“The idea of a good work-life balance is ingrained in Finnish culture,” says Johannes Anttila, a consultant at organisational think tank Demos Helsinki. “It goes back to our rich history of social dialogue between labour unions and employers, but also to an interest in delineating the rules of working life and pushing towards people being able to enjoy their private life. Helsinki has been named the best city in the world for work-life balance, and I think that this underlies a lot of the mentality around remote work.” 

For Peter Seenan, the extent to which Helsinki residents value their free time and prioritise a work-life balance prompted his move to the city ten years ago. He now works for Finnair, and points to Finland’s summer cottages as an example of how important taking time to switch off is for people in the country. These rural residences, where city residents regularly uproot to enjoy the Nordic countryside, are so embedded in Finnish life that the country boasts around 1.8 million of them for its 5.5 million residents

“Flexible and remote work are very important to me because it means that I don’t feel like I’m getting stuck in a routine that I can’t control easily,” he says. “When I’m working outside of the office I’ll go down to my local sauna and go ice swimming during the working day, typically at lunchtime or mid-morning, and I’ll feel rejuvenated afterwards… In winter time especially, flexibility is important because it makes it easier to go outside during daylight hours. It’s certainly beneficial for my physical and mental health, and as a result my productivity improves.”

The relaxed attitude to working location seems to pay off – Finland is regularly named the happiest country in the world, scoring highly on measures such as how often its residents exercise and how much leisure time they enjoy. With large swathes of unspoiled countryside and a national obsession with the outdoors, sustainability is at the forefront of its inhabitants’ minds, leading to high levels of support for measures to limit commuting. In January, Finland passed a new Working Hours Act, the goal of which was to help better coordinate employee’s work and leisure time. Central to this is cementing in law that employees can independently decide how, when, and where they work.

Yet enacting the new ruling is not as simple as just sending employees home with their laptops. For Kirsimarja Blomqvist, a professor of knowledge management at LUT University, perhaps the most fundamental feature that remote work relies upon is a deeply rooted culture of trust, which Helsinki’s residents speak of with pride. The anecdotal evidence is backed up by data which suggests that Finland boasts one of the highest levels of trust and social cohesion in Europe, and equality and transparency have always been key cornerstones of political thought in the country.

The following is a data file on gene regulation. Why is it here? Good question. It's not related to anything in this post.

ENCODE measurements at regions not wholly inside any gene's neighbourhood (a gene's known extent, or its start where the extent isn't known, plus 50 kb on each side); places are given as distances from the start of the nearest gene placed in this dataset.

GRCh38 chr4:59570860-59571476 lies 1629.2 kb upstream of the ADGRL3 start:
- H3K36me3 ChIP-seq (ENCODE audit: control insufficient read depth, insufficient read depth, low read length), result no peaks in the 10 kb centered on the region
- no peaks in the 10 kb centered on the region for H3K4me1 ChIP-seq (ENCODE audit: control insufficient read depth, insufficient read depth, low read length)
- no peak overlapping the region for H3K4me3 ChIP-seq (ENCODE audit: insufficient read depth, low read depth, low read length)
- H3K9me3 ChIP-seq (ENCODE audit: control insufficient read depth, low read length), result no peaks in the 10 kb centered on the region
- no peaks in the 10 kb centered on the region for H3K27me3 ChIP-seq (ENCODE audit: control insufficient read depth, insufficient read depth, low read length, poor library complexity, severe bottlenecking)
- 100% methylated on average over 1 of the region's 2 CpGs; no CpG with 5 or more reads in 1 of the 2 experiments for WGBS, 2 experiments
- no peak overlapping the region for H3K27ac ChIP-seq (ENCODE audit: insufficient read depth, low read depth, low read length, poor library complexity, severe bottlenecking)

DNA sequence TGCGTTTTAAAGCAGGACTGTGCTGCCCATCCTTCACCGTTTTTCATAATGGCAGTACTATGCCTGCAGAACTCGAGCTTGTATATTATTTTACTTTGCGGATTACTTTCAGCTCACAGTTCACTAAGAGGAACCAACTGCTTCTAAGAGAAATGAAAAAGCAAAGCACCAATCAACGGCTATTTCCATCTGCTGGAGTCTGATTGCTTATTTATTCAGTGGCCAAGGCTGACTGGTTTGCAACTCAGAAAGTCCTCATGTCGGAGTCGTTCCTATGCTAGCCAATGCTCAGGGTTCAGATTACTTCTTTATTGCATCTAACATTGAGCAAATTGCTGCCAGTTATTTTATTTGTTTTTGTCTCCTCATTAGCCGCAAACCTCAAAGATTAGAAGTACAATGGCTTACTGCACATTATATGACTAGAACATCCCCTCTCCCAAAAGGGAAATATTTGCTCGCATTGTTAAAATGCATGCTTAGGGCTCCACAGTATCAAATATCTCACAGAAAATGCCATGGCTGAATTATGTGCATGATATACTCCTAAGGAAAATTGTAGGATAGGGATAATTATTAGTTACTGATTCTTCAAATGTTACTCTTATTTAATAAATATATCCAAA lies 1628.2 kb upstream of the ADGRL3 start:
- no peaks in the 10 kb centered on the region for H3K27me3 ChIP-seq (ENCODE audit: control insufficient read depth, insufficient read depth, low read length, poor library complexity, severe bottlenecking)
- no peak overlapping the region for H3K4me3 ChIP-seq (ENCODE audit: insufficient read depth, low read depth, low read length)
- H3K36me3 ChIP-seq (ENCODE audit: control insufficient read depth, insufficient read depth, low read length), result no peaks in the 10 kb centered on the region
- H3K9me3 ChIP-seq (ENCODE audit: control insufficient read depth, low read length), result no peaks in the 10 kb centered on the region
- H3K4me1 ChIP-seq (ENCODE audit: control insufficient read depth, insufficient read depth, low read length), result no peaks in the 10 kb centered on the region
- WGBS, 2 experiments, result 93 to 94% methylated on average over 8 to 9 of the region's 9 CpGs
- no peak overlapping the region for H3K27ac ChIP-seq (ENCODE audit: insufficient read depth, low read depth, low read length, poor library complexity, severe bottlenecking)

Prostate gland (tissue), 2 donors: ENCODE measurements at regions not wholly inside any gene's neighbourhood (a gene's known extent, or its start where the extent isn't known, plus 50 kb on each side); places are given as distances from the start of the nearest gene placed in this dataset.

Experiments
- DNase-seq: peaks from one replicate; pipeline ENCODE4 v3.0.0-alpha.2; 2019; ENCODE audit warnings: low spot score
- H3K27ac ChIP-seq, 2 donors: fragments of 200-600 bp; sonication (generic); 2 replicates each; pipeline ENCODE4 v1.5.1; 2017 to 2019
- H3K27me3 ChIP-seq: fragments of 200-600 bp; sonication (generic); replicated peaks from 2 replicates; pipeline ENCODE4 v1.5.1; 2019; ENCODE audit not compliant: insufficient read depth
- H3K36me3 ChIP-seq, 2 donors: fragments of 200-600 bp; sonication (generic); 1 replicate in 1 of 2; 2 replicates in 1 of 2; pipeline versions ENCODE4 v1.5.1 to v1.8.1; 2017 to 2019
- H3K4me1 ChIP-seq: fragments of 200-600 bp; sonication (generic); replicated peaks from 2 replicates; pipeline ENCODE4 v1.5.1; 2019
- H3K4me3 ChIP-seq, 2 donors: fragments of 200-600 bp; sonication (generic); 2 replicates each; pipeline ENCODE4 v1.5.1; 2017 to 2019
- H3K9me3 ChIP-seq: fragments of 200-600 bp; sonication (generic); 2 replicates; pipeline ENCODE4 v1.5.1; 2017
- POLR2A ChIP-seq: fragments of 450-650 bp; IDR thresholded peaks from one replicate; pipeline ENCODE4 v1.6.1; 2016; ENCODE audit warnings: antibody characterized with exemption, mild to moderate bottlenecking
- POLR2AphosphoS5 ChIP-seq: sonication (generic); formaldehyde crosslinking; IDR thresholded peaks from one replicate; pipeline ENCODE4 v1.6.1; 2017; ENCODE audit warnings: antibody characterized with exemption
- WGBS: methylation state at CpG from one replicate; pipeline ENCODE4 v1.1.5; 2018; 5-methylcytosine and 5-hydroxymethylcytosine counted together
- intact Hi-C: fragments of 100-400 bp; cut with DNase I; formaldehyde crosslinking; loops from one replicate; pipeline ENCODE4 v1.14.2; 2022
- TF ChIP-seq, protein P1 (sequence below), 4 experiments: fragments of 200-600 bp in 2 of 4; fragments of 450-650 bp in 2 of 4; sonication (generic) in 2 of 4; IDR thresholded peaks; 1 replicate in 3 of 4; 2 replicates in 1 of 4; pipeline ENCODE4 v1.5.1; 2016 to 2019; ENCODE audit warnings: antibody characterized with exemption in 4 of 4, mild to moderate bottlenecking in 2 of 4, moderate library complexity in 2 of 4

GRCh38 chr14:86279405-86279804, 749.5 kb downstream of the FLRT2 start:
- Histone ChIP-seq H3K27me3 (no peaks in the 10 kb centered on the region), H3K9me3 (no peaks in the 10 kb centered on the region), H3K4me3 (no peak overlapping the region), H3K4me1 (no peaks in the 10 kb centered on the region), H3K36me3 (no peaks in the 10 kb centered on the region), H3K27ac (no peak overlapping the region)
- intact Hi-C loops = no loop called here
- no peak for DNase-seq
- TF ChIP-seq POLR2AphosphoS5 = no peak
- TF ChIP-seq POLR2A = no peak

“Trust is part of a national culture in Finland – it’s important and people value it highly,” she explains. “There’s good job independence, and people are valued in terms of what they do, not how many hours they work for. Organisations tend to be non-hierarchical, and there is a rich history of cooperation between trade unions, employers, and employees to set up innovative working practices and make workers feel trusted and valued. 

“It’s now important that we ensure that this trust can continue to be built over technology, when workers might have been more used to building it face-to-face.”

As companies begin to look hopefully toward a post-Covid future, the complexities of remote work are apparent. Yet amid issues of privacy, presenteeism, and social isolation, the Helsinki model demonstrates the potential benefits of a distanced working world. The adjustment to remote work, if continued after the crisis, offers a chance to improve companies’ geographical diversity and for employers to demonstrate trust in their workforce. On these issues, Blomqvist believes other cities and employers can learn a lot from Helsinki.

“People are now beginning to return to their workplaces, but even as they do they are starting to consider the crisis as a jumping point to an even more remote future,” she says. “The coronavirus pandemic has been an eye-opener, and people are now interested in learning from Finland’s good practices… We are able to see the opportunity, and the rapid transition to remote work will allow other countries to do the same.”

Katie Bishop is a freelance writer based in Oxford.